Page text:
In the era before omnipresent apps – before WhatsApp, before Snapchat and even before Instagram – Naveen Gavini had an idea: a mobile app to showcase Rutgers news, bus schedules and other information.

With an iPod touch and his burgeoning programming skills, Gavini, a 2009 graduate who was then a student worker in the Office of Information Technology (OIT), came up with a prototype for the Rutgers mobile application. Gavini showed the app to Jack Chen, a system administrator for OIT. The idea developed within the OIT staff and the two, alongside colleague Aaron Richton, pitched the idea to higher-ups.

From there, the official university mobile application was born.

Gavini, who is now the head of design and user experience at Pinterest, was part of a group of student software programmers in Open System Solutions (OSS), a unit within OIT’s Enterprise Application Services division for student software development projects. OSS helps Rutgers students get a start in mobile and web application development, providing real-world experience in the field by creating software for the Rutgers community.

“It’s one thing to learn theoretically how things work in classes or do assignments, but it’s another to build software where tens of thousands of people are using it daily,” Gavini said. “You quickly understand how things can break unexpectedly and the meaning of quality.”

The Rutgers app is just one of many advancements OSS has built at the university. Started in 1999, OSS was created to give students development and operations work experience and assist full-time staffers at OIT. The students’ work ranges from building software packages for installation on Rutgers servers to researching and developing new software or services for the university.

And their experiences translate well beyond their time at Rutgers. Alumni have found jobs at major tech companies, including Amazon, Google and Facebook.

Beyond the day-to-day duties, Chen, who is the manager of OSS, credits OSS as a place where technology is discussed freely and gives students the opportunities to try something new. That leads to advancements such as the Rutgers app or the Rutgers URL shortener (, a service similar to Bitly that provides the university with officially-branded shortened URLs.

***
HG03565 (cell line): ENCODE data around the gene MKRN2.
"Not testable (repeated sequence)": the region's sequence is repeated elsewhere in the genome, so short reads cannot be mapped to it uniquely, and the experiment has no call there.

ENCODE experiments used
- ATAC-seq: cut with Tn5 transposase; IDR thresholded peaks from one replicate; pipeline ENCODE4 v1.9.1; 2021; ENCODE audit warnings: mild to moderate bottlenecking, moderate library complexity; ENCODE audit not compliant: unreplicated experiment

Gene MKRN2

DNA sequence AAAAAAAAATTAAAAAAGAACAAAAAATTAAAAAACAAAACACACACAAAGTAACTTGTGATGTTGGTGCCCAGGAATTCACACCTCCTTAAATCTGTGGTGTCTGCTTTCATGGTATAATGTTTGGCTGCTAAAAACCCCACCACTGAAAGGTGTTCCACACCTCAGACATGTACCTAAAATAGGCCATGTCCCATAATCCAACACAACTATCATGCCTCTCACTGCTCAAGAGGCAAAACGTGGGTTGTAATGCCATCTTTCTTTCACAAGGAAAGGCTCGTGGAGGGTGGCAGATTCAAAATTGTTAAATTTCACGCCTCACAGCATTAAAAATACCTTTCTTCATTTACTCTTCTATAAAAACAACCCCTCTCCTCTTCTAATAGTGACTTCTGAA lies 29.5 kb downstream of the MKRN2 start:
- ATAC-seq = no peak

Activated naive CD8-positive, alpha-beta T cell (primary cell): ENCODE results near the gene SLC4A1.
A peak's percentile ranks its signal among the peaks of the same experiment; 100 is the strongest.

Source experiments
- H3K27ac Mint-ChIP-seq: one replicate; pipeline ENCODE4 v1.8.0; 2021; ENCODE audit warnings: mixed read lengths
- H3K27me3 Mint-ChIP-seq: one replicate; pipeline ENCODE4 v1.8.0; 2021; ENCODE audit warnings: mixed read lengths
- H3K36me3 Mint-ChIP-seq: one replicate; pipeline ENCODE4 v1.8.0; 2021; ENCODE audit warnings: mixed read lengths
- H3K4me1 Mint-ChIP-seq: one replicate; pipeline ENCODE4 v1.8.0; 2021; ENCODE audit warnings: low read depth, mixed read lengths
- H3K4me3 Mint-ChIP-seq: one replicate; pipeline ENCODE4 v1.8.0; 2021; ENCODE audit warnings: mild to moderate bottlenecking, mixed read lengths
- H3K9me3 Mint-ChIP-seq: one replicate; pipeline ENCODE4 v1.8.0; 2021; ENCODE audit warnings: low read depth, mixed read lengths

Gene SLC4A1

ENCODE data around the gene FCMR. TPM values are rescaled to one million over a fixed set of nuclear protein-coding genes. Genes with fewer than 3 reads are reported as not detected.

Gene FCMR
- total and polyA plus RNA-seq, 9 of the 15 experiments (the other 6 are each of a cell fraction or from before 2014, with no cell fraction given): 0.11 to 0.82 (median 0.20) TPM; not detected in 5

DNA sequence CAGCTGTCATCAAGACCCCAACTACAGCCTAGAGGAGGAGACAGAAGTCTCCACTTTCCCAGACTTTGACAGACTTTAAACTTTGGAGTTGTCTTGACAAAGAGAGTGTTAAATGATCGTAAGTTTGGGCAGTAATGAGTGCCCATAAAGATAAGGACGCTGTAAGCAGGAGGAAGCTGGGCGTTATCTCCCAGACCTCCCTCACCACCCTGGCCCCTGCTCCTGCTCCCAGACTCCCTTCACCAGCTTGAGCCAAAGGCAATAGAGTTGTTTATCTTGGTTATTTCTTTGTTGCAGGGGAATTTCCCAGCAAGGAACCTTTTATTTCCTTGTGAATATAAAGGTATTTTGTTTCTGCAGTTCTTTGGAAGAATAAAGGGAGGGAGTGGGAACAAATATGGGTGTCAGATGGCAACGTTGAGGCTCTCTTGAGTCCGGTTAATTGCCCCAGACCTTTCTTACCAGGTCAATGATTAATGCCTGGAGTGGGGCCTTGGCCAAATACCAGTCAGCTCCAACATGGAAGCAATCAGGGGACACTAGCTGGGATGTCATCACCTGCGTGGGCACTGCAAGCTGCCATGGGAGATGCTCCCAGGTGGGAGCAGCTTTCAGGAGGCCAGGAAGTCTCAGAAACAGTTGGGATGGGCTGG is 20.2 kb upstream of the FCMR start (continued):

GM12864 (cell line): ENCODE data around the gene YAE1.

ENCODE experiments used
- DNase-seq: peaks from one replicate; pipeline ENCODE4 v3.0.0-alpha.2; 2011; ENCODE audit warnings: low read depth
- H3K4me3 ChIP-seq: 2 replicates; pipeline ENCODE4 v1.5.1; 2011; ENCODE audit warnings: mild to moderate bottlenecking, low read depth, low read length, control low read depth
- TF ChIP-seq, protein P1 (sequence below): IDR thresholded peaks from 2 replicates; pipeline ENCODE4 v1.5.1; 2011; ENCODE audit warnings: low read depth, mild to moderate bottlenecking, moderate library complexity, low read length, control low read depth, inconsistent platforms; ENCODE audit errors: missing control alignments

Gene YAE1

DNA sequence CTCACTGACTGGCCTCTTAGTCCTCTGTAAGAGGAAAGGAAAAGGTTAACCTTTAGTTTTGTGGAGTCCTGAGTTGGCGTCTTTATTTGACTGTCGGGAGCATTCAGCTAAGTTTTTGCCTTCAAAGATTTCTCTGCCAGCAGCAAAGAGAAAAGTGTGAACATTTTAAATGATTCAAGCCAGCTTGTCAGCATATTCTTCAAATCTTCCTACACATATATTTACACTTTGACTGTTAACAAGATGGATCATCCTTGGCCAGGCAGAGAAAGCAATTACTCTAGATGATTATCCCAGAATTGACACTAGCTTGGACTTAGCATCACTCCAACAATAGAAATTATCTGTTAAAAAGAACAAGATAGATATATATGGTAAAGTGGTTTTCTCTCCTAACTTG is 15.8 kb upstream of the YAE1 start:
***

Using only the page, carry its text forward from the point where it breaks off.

Generally, between 10 to 14 students are a part of the organization from semester to semester. Their responsibilities include working with the mobile app, systems and web development, DevOps work and site reliability engineering.

The opportunity allows them to grow in an environment that welcomes teamwork and helps its students get better together.

“I think the most valuable thing is getting to work with other people,” said Ridhwaan Anayetullah, a student worker with OSS. “The selling point is that collaborative environment because you get to learn from others and find out what you know.”

Chen estimates that he has had more than 70 former students come through the program and land a job in the industry, saying it’s like being an “NCAA coach watching his players make it big in the pros.”

The overall goal is to provide students with the tools to be successful well beyond their time with OSS.

“That’s what it’s really about. Prove yourself and get some job experience,” Chen said. “Log in those few years of experience, so when you’re out on the market, you know more than just about anybody out there.”

Colin Walsh, a former student worker with OSS, is now a full-time application developer with the university, continuing to work alongside some of the group’s current student workers as they bring the Rutgers app into its next phases.

Like many others, Walsh got the job experience with OSS that was necessary for him to advance into his career. But there is a learning environment with the organization that is different from an internship or other job experiences. It allows these students to try new things, figure out what their interests are and learn more about their strengths in the field.

“If you are curious about something and you really want to look into the viability of anything, you can just download it, run it, and figure out its pros and cons on the fly,” Walsh said. “I think that you really wouldn’t be able to have that experience in a lot of other jobs where you’re focused on being specialized. If you only work on one thing, you’re not encouraged to go outside your comfort zone.”